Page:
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could only serve, and be meant to serve, at the very best, as a support for your Highness, when the lackeys opened the doors and ushered in the solemn figures in Court dress who came to present their respects to you.…

Klaus Heinrich looked round the hall, and clearly saw that there was nothing here which reminded him of the realities which Schulrat Dröge, for all his bows, was always impressing upon him. Here all was Sunday and solemnity, just as in church, where also he would have felt the calls made on him by his tutor out of place. Everything here was severe and empty show and a formal symmetry, self-sufficient, pointless, and uncomfortable—whose functions were obviously to create an atmosphere of awe and tension, not of freedom and ease, to inculcate an attitude of decorum and discreet self-obliteration towards an unnamed object. And it was cold in the silver hall—cold as in the halls of the snow-king, where the children's hearts froze stiff.

Klaus Heinrich walked over the glassy floor and stood at the table in the middle. He laid his right hand lightly on the mother-of-pearl table, and placed the left on his hip, so far behind that it rested almost in the small of his back, and was not visible from in front, for it was an ugly sight, brown and wrinkled, and had not kept pace with the right in its growth. He stood resting on one leg, with the other a little advanced, and kept his eyes fixed on the silver ornaments of the door. It was not the place nor the attitude for dreaming, and yet he dreamed.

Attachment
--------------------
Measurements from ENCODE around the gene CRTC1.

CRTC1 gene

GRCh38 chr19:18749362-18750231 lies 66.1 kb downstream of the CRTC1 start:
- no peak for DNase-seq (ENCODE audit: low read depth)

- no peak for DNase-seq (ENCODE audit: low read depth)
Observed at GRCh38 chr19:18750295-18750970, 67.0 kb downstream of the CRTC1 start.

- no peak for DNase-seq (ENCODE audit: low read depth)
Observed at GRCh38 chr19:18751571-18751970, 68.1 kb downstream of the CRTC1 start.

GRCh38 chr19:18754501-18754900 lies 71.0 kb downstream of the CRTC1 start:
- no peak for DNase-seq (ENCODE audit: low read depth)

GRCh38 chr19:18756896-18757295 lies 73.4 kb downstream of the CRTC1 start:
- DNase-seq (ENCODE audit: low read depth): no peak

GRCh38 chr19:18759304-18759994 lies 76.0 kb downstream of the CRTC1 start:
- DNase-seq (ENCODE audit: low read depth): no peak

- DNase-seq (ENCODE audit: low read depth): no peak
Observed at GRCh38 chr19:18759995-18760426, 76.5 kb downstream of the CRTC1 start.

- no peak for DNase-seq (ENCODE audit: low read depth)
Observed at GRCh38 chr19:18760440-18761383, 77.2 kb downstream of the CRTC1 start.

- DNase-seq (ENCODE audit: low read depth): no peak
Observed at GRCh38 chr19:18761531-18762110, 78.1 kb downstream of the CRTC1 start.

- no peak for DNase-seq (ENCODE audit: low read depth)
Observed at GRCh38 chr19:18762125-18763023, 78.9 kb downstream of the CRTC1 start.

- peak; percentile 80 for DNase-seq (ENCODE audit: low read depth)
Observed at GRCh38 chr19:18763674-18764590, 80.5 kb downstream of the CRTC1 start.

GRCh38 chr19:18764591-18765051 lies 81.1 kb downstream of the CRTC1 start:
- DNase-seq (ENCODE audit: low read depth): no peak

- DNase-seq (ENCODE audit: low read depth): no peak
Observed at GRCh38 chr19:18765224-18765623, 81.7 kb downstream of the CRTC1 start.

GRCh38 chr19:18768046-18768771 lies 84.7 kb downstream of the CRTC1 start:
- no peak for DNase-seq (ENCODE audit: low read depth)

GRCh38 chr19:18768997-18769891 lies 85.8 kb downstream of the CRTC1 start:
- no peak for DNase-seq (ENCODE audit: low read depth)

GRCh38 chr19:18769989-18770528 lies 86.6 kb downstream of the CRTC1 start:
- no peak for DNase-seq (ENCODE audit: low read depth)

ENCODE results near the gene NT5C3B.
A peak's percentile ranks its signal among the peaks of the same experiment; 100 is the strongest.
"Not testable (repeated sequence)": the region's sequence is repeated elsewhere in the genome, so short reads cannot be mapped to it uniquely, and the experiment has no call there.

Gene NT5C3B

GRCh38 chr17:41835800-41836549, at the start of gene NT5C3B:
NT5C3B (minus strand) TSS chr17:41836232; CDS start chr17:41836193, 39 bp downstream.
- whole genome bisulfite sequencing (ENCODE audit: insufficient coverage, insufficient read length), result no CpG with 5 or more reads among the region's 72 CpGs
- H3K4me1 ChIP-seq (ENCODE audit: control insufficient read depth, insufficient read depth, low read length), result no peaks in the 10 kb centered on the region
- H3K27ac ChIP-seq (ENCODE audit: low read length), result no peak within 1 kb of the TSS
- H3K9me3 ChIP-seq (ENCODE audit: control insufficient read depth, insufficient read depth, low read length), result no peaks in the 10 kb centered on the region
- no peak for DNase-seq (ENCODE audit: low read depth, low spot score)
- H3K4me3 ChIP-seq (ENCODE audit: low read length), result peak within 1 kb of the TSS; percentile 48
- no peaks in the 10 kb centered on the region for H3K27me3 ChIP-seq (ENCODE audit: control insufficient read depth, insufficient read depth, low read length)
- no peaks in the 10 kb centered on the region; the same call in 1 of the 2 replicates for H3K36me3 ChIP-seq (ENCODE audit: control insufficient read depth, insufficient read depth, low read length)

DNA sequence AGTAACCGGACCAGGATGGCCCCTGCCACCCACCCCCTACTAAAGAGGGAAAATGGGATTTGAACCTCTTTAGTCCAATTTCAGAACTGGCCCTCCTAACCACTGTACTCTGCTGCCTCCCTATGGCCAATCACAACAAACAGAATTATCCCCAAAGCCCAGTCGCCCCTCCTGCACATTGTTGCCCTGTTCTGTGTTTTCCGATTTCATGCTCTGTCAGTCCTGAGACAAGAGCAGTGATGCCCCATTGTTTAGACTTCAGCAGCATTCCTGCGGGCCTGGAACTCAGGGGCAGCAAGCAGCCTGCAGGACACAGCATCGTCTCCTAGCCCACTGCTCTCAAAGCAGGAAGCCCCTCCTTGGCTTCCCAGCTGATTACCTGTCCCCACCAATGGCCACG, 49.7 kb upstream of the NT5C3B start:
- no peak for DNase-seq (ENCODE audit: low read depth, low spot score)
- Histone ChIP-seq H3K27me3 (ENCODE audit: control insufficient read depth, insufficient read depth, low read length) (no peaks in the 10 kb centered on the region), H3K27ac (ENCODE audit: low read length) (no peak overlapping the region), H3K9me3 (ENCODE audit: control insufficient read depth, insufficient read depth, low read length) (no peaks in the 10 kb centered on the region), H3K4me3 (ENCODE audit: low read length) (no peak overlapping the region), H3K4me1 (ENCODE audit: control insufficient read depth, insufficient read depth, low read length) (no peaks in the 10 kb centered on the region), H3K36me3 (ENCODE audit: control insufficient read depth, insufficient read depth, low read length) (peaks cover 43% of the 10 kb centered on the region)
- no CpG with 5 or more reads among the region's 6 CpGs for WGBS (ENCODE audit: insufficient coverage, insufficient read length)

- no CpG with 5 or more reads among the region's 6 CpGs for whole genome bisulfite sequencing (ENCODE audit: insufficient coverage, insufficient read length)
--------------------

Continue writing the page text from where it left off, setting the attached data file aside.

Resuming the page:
He saw his father, and looked at him as he looked at the hall, to try to grasp his meaning. He saw the dull haughtiness of his blue eyes, the furrows which, proudly and morosely, ran from nostril down to his beard, and were often deepened or accentuated by weariness and boredom.… Nobody dared to address him or to go freely